CC Capsule: 1982 Dodge 400 Convertible – Pepperoni Wheels Make Everything Better

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While walking back to my car after attending the recent Hooters show (home of the surrey-topped Cushman and other CCs you’ll see here a bit down the road), what did I find? A first-year K-car convertible, right from the dark days of 1982, when 85 mph speedometers ruled the land. When the Cimarron and Cadillac HT4100 V8 debuted. When Pontiac discontinued the B-body Bonneville and Catalina–shame on them! Actually, at the time of its debut, the little K-car ‘vert was a nice little pick-me-up for American motorists.

And this was no Del Griffith-approved woody LeBaron; no, this was a Dodge 400; unlike the Broughamier LeBaron, a model now likely forgotten by most of the country. The Dodge saw only 5,541 copies, while the “LeBroughamon” sold in 3,045 standard models and 9,780 fancier Medallion versions.

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These convertibles were not exactly cheap by 1982 standards, so I guess most folks figured they might as well get the top-of-the-line version. With its mini-Mark grille, whitewalls and extra chrome, the LeBaron was the more traditional choice.

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The 400, on the other hand, attempted a slightly more European flair–or at least as much of it as early-1980s Detroit could muster: blackwall tires, fender vents (shades of 2013), bucket seats, etc. The 400 also got a mini-Mirada grille color-keyed to the paint–all minor trim shuffling, but enough to give each car a unique appearance.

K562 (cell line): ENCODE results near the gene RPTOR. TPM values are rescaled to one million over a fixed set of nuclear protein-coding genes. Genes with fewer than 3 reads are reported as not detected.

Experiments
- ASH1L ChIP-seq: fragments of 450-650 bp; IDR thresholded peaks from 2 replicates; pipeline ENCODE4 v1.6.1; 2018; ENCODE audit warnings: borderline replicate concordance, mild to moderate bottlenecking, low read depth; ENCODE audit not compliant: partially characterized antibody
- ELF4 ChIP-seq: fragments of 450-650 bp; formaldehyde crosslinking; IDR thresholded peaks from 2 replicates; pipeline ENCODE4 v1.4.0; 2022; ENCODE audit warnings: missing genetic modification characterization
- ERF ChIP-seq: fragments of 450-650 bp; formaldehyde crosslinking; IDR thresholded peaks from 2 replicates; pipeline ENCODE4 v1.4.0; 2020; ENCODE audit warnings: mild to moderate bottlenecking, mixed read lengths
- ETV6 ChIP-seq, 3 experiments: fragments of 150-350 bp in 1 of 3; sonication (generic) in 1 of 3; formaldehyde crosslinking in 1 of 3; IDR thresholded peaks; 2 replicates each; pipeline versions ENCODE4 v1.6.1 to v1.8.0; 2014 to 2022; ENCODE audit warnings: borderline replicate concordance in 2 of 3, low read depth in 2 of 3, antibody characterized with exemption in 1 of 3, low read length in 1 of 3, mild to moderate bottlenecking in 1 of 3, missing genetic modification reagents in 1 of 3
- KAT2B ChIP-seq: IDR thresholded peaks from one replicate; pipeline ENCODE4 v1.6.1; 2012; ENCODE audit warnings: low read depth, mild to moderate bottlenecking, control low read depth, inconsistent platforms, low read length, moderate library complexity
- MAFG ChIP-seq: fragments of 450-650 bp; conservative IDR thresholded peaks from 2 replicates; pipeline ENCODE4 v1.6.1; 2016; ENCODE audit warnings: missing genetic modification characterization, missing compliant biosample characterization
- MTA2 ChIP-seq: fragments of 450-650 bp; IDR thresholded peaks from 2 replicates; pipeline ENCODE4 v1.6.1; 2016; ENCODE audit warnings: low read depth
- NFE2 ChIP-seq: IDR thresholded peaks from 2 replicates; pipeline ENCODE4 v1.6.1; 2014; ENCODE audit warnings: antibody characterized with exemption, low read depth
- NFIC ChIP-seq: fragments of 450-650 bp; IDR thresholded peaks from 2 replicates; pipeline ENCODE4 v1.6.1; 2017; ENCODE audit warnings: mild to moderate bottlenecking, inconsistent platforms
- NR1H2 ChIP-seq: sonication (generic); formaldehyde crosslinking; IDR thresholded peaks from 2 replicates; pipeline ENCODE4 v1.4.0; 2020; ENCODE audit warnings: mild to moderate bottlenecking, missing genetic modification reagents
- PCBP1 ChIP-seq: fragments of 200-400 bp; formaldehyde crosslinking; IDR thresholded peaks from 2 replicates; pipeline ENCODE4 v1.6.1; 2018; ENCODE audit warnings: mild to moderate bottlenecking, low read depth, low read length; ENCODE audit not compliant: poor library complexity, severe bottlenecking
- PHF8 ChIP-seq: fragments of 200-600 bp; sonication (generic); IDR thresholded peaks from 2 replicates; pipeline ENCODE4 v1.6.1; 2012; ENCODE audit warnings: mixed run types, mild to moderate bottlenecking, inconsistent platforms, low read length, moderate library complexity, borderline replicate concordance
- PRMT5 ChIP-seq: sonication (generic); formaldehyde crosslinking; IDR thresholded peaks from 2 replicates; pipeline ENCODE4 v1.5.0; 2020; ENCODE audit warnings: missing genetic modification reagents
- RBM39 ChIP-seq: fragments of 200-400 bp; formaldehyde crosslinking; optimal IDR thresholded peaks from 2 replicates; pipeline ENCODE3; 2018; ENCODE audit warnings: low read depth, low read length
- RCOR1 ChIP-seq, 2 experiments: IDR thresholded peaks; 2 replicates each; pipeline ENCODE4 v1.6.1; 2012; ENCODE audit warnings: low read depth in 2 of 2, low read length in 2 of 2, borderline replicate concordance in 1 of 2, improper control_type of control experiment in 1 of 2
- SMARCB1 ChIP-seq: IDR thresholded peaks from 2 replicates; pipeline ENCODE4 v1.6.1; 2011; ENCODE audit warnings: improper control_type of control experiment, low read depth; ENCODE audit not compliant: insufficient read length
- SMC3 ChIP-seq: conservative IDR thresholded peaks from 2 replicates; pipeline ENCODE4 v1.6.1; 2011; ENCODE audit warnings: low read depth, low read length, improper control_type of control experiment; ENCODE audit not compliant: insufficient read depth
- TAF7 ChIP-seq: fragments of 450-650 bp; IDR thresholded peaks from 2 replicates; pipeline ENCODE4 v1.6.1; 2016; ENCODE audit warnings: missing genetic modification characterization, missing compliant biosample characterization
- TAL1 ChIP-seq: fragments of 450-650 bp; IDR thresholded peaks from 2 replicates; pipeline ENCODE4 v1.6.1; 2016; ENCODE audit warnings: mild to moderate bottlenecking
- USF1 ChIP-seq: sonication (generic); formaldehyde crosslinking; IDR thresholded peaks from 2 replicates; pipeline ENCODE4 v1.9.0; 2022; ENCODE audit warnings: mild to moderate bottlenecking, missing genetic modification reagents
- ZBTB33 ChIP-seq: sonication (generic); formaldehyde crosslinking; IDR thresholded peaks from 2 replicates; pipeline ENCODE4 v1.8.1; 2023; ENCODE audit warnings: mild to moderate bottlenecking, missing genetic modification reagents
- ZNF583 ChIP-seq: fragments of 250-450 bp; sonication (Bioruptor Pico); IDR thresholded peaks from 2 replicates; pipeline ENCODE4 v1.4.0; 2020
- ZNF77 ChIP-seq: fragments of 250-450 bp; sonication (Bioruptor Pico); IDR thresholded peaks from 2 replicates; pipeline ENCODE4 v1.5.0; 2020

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And I would take the “pepperoni” alloy wheels over the rattly wire-wheel covers any day. I believe they were not available in 1982, so these have likely been swapped from a Dodge Daytona or Chrysler-frickin’-Laser.

1982 Dodge 400 Convertible-04

I am quite sure this is an inaugural ’82; it had no rear quarter glass, which was added in ’83 ’84, probably due to complaints about the 1982’s gigantic blind spot with the top up.

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This one has rather faded paint, but otherwise looks decent. It’s nice to see one of the early K-car convertibles, since even the ’90s LeBarons are getting pretty scarce around here. I wonder if it still tells the owner that the door is, in fact, not a door but a jar?

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